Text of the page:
I asked Google to search for a 20’X 30’membrane structure/tent image. The photo criteria required that it conformed to the exception rule of 700 sq ft without sides, so I selected the above-featured photo. At first, I failed to recognize the infractions. Upon further review, I discovered the lack of ballasting and then notice that maybe the tent violates the minimum building structure clearance of 12 ft to the existing building but “Come on Man,” you installed the tent in front of a fire hydrant! I do not know who posted this picture, but evidently, code infractions were not high on their list.

“THE GOOD THING ABOUT THE PHOTO IS THAT IT IS AN EXCELLENT EXAMPLE”

The one good thing about the photo is that it is an excellent example of the kind of infraction described in SAFTSE’S online ICC course “Getting the Code Officials and Special Event Partners Under the Same Tent.” It explains to the Code Enforcement Officials how to utilize IFC’S temporary code regulations while inspecting a tent.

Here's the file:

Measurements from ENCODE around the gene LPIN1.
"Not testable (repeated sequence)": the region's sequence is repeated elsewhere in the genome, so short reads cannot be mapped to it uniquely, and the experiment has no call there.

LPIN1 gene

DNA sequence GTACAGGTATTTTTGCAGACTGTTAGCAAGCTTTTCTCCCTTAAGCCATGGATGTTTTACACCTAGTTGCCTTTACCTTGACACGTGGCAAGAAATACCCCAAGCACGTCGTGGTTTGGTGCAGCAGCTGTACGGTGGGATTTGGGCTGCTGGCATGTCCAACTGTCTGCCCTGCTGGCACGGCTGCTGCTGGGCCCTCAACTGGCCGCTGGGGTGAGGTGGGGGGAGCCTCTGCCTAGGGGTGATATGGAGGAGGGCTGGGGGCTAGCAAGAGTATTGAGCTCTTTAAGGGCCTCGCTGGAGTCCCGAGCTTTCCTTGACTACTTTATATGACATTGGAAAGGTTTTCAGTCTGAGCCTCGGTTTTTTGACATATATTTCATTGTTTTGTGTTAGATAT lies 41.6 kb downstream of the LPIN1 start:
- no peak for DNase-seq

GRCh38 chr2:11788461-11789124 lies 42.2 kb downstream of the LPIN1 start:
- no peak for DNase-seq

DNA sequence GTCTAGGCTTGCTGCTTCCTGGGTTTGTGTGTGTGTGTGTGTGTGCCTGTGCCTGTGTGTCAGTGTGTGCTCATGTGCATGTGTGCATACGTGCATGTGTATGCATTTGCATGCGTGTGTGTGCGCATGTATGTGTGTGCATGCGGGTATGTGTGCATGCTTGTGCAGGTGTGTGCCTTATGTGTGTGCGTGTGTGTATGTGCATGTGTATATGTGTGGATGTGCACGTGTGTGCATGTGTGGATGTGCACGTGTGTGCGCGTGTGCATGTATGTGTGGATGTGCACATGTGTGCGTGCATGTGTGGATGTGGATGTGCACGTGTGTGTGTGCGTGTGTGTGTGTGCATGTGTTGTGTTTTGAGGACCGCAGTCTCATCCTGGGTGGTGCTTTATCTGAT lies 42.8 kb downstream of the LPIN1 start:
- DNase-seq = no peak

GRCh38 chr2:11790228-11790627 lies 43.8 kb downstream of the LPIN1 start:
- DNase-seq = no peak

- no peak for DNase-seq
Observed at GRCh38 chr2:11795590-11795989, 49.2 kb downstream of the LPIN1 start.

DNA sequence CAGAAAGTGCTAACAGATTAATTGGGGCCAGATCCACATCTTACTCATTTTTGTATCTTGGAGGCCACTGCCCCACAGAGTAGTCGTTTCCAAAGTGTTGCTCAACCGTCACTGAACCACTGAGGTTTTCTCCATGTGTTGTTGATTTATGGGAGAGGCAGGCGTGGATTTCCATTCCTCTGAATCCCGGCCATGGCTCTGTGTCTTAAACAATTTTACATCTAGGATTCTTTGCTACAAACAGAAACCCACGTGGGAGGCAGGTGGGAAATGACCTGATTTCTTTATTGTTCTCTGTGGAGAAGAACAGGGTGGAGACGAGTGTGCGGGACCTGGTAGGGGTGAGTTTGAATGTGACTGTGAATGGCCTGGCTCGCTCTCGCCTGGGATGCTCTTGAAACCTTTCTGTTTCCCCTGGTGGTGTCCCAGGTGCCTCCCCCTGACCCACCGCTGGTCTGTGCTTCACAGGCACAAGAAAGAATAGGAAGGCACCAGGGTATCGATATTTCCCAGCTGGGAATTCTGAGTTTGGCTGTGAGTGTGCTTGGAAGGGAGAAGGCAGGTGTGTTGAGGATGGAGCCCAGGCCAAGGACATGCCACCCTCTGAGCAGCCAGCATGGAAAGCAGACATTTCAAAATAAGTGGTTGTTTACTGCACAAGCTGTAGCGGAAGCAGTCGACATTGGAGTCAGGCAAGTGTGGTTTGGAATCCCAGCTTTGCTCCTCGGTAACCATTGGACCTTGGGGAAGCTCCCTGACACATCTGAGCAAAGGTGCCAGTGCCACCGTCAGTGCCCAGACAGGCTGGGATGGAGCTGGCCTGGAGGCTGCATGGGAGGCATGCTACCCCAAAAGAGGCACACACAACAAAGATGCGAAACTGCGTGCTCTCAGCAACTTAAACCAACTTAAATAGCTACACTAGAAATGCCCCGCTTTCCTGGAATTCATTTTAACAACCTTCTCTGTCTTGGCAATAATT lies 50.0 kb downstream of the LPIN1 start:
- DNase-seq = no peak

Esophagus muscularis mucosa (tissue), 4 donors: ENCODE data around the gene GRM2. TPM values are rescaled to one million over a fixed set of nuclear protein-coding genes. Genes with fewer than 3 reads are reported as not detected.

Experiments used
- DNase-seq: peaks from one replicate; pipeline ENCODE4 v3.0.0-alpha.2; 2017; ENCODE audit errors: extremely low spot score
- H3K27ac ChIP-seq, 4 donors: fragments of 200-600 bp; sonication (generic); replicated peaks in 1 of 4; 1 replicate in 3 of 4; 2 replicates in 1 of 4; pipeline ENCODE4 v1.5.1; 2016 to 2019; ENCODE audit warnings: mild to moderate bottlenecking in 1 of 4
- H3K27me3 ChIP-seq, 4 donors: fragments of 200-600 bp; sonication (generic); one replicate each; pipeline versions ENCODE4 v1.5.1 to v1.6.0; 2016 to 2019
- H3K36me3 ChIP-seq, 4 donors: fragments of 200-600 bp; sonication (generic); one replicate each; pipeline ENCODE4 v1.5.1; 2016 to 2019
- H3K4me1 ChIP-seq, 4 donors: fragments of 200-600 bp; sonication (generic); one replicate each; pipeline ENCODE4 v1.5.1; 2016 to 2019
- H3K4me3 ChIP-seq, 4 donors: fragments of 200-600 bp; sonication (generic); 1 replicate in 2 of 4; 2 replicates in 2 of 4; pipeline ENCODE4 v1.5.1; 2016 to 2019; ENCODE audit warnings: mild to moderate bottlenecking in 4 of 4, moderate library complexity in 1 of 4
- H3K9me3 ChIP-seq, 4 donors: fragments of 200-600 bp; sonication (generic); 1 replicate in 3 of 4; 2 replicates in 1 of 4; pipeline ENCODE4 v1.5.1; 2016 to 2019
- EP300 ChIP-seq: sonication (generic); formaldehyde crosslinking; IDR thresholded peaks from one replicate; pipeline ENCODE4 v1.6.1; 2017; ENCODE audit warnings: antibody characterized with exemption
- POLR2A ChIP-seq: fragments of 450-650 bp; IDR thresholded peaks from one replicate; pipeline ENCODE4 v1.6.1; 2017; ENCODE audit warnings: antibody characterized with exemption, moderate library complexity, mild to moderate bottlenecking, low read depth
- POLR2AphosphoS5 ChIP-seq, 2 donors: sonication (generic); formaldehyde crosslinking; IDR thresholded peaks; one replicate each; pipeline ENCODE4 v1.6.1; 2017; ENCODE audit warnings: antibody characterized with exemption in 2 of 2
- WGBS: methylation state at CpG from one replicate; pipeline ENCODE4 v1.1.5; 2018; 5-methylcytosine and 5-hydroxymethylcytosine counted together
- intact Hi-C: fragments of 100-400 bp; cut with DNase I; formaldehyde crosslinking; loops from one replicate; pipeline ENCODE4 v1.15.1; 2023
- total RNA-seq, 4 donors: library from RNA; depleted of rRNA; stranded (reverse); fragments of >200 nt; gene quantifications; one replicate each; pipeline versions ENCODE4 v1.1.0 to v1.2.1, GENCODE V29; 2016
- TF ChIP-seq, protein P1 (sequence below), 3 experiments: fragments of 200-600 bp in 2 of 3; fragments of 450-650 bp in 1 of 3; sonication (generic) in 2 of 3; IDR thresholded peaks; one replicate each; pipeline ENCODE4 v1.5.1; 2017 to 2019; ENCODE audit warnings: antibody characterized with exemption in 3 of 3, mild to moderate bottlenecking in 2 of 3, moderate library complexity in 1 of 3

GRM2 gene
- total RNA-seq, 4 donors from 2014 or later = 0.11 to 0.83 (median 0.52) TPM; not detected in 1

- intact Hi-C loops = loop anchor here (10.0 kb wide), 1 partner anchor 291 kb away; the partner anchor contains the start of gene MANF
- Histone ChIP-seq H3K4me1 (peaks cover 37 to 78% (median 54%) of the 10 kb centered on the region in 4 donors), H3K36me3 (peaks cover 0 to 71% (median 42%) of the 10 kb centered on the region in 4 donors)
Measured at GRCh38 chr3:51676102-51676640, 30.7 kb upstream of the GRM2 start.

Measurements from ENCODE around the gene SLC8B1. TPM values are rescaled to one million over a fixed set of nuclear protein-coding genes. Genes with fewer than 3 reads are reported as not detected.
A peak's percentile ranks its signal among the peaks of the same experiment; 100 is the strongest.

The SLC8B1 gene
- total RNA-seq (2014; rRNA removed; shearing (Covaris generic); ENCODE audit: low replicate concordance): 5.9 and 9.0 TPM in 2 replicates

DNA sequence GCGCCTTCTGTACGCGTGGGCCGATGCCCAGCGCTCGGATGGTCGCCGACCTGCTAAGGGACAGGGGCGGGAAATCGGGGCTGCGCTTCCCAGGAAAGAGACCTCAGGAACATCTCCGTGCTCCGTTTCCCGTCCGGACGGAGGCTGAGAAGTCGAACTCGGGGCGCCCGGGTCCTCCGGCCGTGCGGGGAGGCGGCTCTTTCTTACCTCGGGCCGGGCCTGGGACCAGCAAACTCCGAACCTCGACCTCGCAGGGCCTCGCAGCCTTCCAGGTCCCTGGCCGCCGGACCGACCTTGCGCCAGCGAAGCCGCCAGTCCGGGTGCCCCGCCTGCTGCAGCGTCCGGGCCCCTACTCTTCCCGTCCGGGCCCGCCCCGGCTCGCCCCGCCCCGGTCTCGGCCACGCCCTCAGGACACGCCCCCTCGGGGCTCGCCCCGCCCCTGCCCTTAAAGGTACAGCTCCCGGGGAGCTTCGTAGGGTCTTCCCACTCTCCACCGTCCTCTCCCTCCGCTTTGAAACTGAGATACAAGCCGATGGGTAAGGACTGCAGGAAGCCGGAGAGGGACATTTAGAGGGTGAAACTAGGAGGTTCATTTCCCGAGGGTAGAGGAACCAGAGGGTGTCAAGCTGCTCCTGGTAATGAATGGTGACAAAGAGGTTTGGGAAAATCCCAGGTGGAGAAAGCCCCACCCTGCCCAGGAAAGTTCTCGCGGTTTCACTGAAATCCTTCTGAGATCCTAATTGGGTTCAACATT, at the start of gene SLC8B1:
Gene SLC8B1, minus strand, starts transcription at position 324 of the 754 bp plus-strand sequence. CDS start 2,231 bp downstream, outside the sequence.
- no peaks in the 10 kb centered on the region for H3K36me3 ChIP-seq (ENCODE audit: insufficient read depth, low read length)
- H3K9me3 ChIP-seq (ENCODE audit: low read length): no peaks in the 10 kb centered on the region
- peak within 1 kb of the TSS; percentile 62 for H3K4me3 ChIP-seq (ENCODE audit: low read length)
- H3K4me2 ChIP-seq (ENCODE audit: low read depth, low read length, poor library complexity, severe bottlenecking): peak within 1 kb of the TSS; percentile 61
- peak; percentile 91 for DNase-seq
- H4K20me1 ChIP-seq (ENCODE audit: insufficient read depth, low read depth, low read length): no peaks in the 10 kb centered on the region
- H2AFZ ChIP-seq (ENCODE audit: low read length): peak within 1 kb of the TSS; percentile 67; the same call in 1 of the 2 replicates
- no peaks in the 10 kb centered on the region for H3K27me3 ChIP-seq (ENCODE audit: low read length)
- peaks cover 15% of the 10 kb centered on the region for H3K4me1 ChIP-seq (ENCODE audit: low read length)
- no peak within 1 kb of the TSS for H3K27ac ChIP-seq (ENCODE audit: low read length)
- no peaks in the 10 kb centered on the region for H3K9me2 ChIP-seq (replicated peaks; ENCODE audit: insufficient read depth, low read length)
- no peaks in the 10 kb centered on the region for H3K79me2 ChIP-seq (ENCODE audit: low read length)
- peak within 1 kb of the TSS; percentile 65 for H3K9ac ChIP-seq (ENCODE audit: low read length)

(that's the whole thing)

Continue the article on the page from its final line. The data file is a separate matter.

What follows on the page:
“THROW IN THE LACK OF RESOURCES FOR INSPECTION AND CUTTING CORNERS ON THE INSTALLATIONS”

The problem is not just one-sided; the tent installation is suspect, and with a degree of confidence I can speculate there was not a scheduled inspection before the event. There is apparently a shared safety problem between the Code Officials and Special Event Partners. Throw in the lack of resources for inspection and cutting corners on the installations, and we have fallen into a bucket of –  you fill in the blank.

“TWO CENTS WORTH”

May I be so bold as to draw a line in the sand for smaller events and suggest a solution that both sides can participate in by adding their “Two Cents Worth” concerning why or why not to submit construction documents along with the permit application. That is assuming there is a permit.

My list of construction documents for events under 100 – 150 people would consist of:

  • PDF file of the membrane structure/tent from the manufacturer’s suggested installation procedures
  • A PDF file of egress and safety designs
  • A PDF file of the layout that consists of what is under the tent
  • A PDF file, if the event requires it, of HVAC or Power
  • Throw in a site location link using Google Earth and the documents gives the Code Officials resources to justify issuing a permit, and inspection becomes optional with a degree of trust between the event stakeholders.

There you have my suggestions; the ball is now in your hands.

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